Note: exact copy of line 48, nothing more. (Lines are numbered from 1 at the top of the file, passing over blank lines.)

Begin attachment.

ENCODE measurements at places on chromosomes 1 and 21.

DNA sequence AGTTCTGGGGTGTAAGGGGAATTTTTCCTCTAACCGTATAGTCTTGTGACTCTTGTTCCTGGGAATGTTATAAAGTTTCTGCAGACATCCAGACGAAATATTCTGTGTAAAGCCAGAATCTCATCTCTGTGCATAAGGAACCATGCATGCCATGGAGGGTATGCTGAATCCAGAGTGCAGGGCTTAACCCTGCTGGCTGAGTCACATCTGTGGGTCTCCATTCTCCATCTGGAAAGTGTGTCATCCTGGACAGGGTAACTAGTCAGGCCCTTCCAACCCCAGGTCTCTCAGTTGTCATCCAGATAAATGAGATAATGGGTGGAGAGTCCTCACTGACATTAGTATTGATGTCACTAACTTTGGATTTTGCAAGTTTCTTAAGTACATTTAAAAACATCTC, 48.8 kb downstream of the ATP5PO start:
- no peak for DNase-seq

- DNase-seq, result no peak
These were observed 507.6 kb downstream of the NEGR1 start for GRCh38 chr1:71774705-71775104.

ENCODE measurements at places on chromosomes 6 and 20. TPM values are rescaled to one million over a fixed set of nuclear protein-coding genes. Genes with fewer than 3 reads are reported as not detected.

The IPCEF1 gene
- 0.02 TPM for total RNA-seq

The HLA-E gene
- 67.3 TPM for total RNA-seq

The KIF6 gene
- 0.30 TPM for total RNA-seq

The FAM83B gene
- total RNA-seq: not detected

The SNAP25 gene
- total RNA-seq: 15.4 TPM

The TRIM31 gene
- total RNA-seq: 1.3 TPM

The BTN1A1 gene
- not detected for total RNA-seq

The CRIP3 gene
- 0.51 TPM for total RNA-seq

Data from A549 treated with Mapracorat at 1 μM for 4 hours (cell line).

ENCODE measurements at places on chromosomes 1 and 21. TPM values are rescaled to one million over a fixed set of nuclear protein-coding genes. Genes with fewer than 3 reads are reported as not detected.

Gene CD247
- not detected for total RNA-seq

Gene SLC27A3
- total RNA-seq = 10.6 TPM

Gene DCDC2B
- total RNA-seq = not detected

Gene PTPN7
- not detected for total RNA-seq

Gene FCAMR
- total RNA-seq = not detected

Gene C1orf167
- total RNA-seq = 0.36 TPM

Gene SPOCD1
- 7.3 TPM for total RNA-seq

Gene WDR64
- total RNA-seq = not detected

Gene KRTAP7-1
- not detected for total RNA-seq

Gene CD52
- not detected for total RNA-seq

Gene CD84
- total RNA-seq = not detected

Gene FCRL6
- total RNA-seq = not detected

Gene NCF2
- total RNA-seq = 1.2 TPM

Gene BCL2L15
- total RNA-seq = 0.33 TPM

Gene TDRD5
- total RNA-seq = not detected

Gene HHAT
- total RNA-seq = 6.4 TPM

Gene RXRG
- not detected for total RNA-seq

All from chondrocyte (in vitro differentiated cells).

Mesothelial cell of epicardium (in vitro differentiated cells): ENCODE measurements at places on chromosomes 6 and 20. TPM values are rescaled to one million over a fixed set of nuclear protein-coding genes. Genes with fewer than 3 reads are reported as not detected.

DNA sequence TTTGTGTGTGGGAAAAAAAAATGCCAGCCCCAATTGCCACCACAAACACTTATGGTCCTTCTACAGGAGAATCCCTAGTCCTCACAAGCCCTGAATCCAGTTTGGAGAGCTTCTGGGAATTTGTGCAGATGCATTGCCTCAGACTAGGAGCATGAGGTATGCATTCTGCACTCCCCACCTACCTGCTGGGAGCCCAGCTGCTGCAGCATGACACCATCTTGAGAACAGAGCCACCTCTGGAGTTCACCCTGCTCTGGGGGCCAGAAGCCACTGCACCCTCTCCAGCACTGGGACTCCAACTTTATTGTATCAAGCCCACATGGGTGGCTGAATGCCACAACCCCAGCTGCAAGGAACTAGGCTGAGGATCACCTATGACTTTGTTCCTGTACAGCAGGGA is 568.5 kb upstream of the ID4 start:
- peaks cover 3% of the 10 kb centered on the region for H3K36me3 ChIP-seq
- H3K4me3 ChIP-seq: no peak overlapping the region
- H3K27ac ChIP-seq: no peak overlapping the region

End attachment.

- total RNA-seq = not detected